We can meet every other need our husbands have. We can be awesome and amazing wives in every other way. But if we are not making sexual intimacy a priority, our husbands are going to feel disconnected and rejected.

When I used to care for Big Guy when he was sick, while I felt safe, he was feeling even more dejected and rejected. He saw my willingness to care for him, so it was clear that I wasn’t a heartless woman. He thought it must have been him. I was willing to care for him, but I wasn’t willing to have sex with him. That must mean that he was undesirable as a man.

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For years I thought my husband should just get over it. He was making too big of a deal about sex, and he should’ve accepted all the ways I tried to express my love for him.

I was wrong.

A sexless marriage is defined as having sex ten or fewer times in a year. We had a nearly-sexless marriage for quite a while.

It was self-centered of me to think that my husband should do all the adapting to my way of expressing love. At the very least, it would have been good for me to understand why he was feeling rejected. I knew I wasn’t rejecting him, but understanding why he felt that way might have helped me think about sex a little differently.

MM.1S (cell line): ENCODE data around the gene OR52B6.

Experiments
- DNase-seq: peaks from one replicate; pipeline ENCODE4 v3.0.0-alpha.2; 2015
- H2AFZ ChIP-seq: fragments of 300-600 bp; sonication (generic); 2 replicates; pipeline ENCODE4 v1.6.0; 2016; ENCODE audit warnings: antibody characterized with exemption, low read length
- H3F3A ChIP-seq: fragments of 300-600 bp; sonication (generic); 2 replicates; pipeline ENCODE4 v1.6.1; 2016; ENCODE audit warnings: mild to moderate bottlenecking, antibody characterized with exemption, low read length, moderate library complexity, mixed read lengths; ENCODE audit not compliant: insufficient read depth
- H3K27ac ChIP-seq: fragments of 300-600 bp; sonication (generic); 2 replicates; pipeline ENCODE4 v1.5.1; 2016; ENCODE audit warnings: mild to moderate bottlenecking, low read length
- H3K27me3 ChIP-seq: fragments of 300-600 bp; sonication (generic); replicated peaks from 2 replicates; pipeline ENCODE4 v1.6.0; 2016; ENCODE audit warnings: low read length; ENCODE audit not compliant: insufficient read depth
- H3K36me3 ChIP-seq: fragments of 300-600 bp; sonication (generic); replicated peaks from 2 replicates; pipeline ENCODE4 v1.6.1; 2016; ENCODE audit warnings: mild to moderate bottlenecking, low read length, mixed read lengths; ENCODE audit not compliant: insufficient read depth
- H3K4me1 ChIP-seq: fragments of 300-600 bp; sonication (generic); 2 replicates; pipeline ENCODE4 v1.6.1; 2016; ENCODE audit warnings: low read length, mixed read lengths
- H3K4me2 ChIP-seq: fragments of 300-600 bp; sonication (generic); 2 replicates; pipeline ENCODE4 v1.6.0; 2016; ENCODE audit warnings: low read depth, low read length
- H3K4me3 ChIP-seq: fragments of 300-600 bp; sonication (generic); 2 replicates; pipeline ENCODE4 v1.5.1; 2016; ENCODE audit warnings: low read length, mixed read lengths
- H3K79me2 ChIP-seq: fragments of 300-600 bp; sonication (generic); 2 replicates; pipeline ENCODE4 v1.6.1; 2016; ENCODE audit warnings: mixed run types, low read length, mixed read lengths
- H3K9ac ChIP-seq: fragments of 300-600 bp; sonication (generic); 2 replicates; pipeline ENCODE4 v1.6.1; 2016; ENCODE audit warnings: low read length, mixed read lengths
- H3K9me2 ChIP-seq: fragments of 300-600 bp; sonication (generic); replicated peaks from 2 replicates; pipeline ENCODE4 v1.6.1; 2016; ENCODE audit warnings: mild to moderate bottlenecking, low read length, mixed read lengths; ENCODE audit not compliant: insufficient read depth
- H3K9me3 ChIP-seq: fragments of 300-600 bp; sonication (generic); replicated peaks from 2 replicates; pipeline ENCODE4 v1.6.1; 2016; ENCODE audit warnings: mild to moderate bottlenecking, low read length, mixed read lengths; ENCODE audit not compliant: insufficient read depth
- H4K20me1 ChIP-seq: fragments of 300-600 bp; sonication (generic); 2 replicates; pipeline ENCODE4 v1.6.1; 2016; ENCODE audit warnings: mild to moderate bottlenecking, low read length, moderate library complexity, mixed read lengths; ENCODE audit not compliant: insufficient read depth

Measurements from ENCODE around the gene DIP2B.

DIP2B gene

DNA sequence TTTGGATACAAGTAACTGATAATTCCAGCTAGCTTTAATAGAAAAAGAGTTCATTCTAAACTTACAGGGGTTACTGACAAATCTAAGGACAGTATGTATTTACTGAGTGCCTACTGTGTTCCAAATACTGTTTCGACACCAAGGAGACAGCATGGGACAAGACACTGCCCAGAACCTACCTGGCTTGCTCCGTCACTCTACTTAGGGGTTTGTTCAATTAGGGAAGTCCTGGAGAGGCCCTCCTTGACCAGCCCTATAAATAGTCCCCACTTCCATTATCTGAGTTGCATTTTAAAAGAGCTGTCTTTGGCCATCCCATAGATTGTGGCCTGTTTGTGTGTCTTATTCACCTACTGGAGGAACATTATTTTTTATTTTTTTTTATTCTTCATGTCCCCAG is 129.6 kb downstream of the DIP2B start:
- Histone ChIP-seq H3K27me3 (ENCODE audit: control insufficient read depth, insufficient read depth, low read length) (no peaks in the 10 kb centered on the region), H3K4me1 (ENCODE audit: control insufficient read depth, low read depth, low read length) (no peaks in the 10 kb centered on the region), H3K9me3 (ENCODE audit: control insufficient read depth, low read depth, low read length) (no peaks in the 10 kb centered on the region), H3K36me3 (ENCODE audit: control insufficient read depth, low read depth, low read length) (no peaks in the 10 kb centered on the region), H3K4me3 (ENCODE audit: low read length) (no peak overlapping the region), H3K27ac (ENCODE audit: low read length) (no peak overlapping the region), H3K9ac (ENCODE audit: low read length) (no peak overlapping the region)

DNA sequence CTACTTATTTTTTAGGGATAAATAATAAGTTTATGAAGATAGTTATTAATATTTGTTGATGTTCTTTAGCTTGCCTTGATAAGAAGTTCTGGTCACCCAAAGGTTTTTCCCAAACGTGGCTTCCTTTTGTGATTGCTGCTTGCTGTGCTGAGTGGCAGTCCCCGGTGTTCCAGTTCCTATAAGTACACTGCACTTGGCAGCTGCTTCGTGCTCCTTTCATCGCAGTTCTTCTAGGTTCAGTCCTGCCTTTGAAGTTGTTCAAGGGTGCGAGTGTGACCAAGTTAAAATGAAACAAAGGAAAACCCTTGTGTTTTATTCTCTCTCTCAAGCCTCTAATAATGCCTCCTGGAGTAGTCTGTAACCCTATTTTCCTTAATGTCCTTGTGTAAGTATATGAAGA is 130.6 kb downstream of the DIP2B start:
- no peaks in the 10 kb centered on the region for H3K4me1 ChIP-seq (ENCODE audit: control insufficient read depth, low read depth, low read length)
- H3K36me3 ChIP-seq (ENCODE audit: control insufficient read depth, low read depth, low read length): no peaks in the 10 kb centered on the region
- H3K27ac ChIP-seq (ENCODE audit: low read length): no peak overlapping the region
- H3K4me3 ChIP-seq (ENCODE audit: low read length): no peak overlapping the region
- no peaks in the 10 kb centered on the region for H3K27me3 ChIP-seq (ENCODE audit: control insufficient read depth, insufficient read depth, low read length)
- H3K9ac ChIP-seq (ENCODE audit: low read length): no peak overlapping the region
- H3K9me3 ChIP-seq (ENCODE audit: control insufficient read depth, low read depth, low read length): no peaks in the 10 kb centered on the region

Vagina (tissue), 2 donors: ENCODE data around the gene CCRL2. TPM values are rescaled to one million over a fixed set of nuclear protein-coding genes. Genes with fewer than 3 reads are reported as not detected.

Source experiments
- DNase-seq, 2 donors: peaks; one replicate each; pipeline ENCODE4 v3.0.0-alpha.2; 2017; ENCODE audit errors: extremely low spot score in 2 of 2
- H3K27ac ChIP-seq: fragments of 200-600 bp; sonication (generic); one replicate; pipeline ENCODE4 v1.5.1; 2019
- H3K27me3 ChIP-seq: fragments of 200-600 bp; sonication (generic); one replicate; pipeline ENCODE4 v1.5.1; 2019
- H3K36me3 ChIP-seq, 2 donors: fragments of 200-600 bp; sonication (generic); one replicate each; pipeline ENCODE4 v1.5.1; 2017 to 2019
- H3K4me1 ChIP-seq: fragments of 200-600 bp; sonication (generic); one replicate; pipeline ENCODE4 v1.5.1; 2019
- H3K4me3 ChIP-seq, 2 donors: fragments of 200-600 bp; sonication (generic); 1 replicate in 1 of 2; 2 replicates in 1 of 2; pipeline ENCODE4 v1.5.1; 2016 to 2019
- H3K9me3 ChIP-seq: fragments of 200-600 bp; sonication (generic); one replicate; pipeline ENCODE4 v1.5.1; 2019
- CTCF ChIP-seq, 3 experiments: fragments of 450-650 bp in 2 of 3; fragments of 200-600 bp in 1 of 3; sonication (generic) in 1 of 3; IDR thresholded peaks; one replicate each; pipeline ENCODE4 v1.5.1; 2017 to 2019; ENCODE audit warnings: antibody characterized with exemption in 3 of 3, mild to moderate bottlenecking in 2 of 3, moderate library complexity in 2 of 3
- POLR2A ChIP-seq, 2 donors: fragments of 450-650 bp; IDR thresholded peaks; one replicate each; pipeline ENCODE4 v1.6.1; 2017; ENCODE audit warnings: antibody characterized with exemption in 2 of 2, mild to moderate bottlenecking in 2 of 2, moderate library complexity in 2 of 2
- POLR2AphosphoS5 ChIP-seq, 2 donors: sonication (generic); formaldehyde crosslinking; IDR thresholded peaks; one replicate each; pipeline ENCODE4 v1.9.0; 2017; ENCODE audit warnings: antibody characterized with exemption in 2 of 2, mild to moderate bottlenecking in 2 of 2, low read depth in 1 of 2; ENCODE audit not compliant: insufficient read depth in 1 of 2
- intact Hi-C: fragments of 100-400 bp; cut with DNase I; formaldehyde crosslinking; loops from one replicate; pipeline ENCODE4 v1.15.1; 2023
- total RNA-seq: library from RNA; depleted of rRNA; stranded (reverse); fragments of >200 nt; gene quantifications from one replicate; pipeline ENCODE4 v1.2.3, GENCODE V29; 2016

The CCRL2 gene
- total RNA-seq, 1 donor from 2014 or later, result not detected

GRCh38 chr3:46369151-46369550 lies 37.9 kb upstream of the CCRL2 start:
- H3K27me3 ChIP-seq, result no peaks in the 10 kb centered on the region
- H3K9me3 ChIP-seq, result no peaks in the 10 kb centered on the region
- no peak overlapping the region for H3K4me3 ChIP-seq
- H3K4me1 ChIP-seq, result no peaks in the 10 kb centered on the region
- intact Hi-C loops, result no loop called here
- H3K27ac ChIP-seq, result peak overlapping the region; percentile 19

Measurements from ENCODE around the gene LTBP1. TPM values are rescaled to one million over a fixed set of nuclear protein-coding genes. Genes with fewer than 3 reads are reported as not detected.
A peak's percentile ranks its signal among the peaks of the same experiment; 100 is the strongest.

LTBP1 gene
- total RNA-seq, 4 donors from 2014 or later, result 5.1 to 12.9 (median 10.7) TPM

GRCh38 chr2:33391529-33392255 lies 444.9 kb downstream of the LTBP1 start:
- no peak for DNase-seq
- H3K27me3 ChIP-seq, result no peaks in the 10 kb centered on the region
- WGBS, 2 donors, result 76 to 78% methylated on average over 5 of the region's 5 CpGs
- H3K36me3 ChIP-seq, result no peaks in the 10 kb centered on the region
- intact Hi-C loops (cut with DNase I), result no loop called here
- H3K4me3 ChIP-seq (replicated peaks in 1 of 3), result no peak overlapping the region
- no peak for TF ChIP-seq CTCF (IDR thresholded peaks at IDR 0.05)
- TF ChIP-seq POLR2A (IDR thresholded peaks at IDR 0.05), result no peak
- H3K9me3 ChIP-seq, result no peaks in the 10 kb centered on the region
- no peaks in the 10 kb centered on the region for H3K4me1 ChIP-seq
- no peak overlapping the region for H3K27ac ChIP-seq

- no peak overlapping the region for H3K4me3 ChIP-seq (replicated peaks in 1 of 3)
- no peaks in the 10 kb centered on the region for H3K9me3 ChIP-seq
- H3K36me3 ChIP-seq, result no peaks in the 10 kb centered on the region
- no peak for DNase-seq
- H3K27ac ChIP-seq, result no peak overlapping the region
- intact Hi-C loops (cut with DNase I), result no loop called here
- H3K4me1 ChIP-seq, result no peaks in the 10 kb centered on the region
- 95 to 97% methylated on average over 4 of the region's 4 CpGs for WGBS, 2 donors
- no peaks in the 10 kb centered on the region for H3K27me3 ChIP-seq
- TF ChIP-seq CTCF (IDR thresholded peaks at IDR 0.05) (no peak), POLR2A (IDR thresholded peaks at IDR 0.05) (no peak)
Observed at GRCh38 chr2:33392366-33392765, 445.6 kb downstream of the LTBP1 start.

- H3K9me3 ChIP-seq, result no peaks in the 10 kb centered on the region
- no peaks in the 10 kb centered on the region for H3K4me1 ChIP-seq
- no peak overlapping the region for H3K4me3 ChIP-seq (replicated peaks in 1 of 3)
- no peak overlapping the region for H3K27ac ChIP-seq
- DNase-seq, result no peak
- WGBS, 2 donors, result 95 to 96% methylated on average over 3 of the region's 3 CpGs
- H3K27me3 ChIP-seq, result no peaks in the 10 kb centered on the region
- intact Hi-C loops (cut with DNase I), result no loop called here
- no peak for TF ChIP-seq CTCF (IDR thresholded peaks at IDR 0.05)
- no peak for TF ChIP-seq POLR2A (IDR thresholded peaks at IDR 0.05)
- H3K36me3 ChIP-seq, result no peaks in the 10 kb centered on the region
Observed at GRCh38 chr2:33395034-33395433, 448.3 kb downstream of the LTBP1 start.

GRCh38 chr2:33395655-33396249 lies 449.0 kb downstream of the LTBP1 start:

I knew that I loved my husband and that our mostly sexless marriage wasn’t a loveless marriage. To Big Guy, however, that’s exactly what we had: a loveless marriage.

What Can Wives Do?

If your husband has ever used the words “sexless” or “loveless” to refer to your marriage, chances are that he is feeling alone and rejected.

I’d like to suggest two things that you can do as a wife to help your husband feel loved in your marriage.

First, choose to believe these two statements:

  1. Sex is about emotional connection for your husband.
  2. He will experience connection and love best through sex.

Even if his words are about body parts and physical pleasure, emotion and connection are the real force driving him.

Second, make sexual intimacy a priority. If you struggle with sex, pursue solutions for that. Sex is as much for you as it is for your husband, and learning how to enjoy sex is worth the effort for your own sake. It is also true, however, that sex is also for your husband. If sex has been a problem in your marriage, working to figure it out is likely to help your husband feel more loved.